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CT scan versus bone scintigraphy (BS) in diagnosing scaphoid fractures with normal X-ray results

Three Part Question

In [adult patients with a suspected scaphoid fracture], is [CT scan is better than bone scintigraphy (BS)] in [diagnosing a fracture with an initially negative X-ray result]?

Clinical Scenario

A 25-year-old right-handed carpenter came to the Emergency Department (ED) with a recent history of a fall onto his outstretched hand. He complained of pain in the wrist and some tenderness was reported in the anatomical snuffbox. The subsequent X-ray showed no abnormality. Should the patient undergo another investigation such as a CT scan there and then?

Search Strategy

Ovid MEDLINE(R) 1950 to June Week 4 2010
[exp Scaphoid Bone OR exp Carpal Bones OR scaphoid$.mp. OR exp Fractures, Bone OR fracture$.mp]
Limit to English language AND humans AND all adult (19 plus years).
[exp Tomography, X-Ray Computed OR computed tomography scan$.mp. OR CT scan$.mp]
[exp Radionuclide Imaging OR bone scintigraphy$.mp. OR bone scan$.mp.]

Search Outcome

9 papers were identified in Medline, four papers were identified relevant to the three-part question.

Relevant Paper(s)

Author, date and country Patient group Study type (level of evidence) Outcomes Key results Study Weaknesses
Jonsson K et al.
10 patients (6 male, 4 female) present at ED With suspected scaphoid fracture but normal initial radiograph Diagnostic cohort studiesBS result6-scaphoid fracture, 2-increased uptake of scaphoid, 1-trapezium fracture, *1 patient not examined because of pregnancyPoor data presentation, Publication bias was not stated, Statistical analysis was not included, Small sample size, No sensitivity or specificity of the intervention mentioned.
CT result (CT in sagittal projection)7-scaphoid fractures, 3-no scaphoid fracture (including 2 patients with increased uptake on BS)
Breederveld RS, Tuinebreijer WE.
The Netherlands
29 patients-present at ED with suspected scaphoid fracture but normal initial radiographDiagnostic cohort studiesCT scansensitivity, specificity, positive and negative predictive values= 100%Publication bias was not stated, Statistical analysis was not included, Small sample size, Results were not compared with previous studies. Only one nuclear diagnostician interpreting the BS result.
BSSensitivity 78%, Specificity 90%, Positive predictive values 78%, Negative predictive values 90%
Groves AM et al.
1 patient (male) Presented to ED having fallen on outstretched left hand, tender anatomical snuffbox, negative initial radiograph Case reportBS vs CT on the day 10 post-injury scaphoid fracture vs normalPublication bias was not stated
MRI (day 14) probable scaphoid fracture
Radiograph day 42 post-injury scaphoid fracture
Groves AM et al.
51 patients (17 male, 34 female), mean age: 40.2 years old. Presented to nuclear medicine department with suspected scaphoid fracture at 10–14 days post injury Prospective study, Diagnostic cohort studies Scaphoid fractures10 BS vs 5 CT (7 patients with +ve BS of scaphoid fracture have normal CT and follow-up radiography at 6 weeks)Publication bias was not stated. No sensitivity or specificity of the intervention mentioned because no universal gold standard for waist fracture diagnosis. Statistical analysis on the result was mentioned but not included.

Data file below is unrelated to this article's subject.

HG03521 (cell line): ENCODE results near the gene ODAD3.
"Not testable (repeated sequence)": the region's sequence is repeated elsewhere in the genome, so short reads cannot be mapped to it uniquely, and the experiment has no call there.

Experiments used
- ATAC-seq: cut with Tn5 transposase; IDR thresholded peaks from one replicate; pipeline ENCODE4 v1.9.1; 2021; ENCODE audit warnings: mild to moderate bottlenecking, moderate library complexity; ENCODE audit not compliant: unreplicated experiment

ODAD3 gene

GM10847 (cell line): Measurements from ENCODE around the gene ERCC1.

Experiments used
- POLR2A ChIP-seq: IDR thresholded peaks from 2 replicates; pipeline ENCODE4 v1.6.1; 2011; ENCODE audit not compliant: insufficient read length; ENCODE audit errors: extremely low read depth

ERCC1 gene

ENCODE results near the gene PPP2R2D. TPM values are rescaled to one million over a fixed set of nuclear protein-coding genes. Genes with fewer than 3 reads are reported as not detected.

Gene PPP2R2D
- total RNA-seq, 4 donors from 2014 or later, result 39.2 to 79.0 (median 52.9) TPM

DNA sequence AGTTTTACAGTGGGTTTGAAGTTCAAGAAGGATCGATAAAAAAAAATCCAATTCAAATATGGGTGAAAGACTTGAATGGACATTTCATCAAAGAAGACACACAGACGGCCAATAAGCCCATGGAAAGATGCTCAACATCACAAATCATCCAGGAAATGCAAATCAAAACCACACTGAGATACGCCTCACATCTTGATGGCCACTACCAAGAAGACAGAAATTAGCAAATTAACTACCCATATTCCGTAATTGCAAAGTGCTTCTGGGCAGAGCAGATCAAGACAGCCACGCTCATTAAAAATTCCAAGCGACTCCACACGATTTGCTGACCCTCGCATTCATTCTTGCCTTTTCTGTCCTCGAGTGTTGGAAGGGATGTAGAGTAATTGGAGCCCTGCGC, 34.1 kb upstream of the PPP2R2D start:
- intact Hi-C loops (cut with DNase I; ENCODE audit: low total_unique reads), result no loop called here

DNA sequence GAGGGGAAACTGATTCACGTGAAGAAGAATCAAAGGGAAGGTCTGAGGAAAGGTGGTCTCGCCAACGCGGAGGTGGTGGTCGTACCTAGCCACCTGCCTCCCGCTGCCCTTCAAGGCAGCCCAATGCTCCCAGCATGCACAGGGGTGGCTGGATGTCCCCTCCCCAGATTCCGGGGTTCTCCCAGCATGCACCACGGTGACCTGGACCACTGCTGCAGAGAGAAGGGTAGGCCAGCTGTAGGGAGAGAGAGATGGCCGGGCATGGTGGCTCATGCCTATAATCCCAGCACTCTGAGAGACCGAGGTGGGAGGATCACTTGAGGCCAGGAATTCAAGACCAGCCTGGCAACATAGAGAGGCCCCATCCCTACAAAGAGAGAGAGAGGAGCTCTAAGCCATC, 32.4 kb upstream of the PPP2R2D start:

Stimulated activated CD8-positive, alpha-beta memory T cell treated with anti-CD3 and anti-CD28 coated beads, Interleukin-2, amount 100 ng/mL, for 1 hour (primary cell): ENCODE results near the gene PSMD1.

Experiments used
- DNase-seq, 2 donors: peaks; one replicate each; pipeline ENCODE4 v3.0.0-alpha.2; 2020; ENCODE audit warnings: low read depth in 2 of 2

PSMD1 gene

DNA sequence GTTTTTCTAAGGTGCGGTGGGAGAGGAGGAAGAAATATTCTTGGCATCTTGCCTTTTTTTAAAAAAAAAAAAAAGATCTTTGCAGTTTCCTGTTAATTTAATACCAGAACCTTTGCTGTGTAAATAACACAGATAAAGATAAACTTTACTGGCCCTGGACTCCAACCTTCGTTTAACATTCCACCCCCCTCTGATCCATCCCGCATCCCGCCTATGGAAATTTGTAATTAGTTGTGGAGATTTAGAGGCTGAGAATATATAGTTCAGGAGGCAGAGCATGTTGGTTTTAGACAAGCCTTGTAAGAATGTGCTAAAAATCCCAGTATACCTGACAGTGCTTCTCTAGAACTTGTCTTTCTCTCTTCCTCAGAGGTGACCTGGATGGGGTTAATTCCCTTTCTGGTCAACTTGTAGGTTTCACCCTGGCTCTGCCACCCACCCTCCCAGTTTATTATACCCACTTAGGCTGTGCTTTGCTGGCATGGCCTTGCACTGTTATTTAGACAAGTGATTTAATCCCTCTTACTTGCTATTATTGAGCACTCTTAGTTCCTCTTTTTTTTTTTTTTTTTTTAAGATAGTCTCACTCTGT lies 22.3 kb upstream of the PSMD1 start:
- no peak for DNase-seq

Radius fractures5 BS vs 3 CT
Other carpal bones fractures8 BS vs 6CT


The different sources of evidence conflict with each other as to whether CT scans are better than BS at diagnosing scaphoid fractures. Studies by Breederveld et al showed that CT scans are superior to BS. A case study by Groves et al claimed that BS is better at detecting scaphoid fractures, while Jonsson et al claimed that CT can be used in place of BS if there are no nuclear medicine facilities. Interestingly, a study by Groves et al found that seven scaphoid fractures detected by BS were negative on CT and the follow-up X-ray.

Clinical Bottom Line

CT scans can possibly be used on patients who present at EDs with a suspected scaphoid fracture, particularly in places with no nuclear medicine facilities (BS). However, not enough evidence is available to claim which one is superior to the other, thus comparisons between CT and BS should be studied further, particularly in terms of cost-effectiveness and safety measures.


  1. Jonsson K, Jonsson A, Sloth M, Kopylov P, Wingstrand H. CT of the wrist in suspected scaphoid fracture. Acta Radiologica 1992; 33(5): 500-1
  2. Breederveld RS, Tuinebreijer WE Investigation of Computed Tomographic Scan Concurrent Criterion Validity in Doubtful Scaphoid Fracture of the Wrist. J Trauma 2004; 57: 851-4
  3. Groves AM, Cheow HK, Balan KK, Courtney HM, Bearcroft PWP, Dixon AK False negative 16 detector multislice CT for scaphoid fracture. The British Journal of Radiology 2005; 78: 57–9.
  4. Groves AM, Heok Cheow H, Balan K, Courtney H, Bearcroft P, Dixon A 16-MDCT in the Detection of Occult Wrist Fractures: A Comparison with Skeletal Scintigraphy AJR 2005; 184: 1470-4.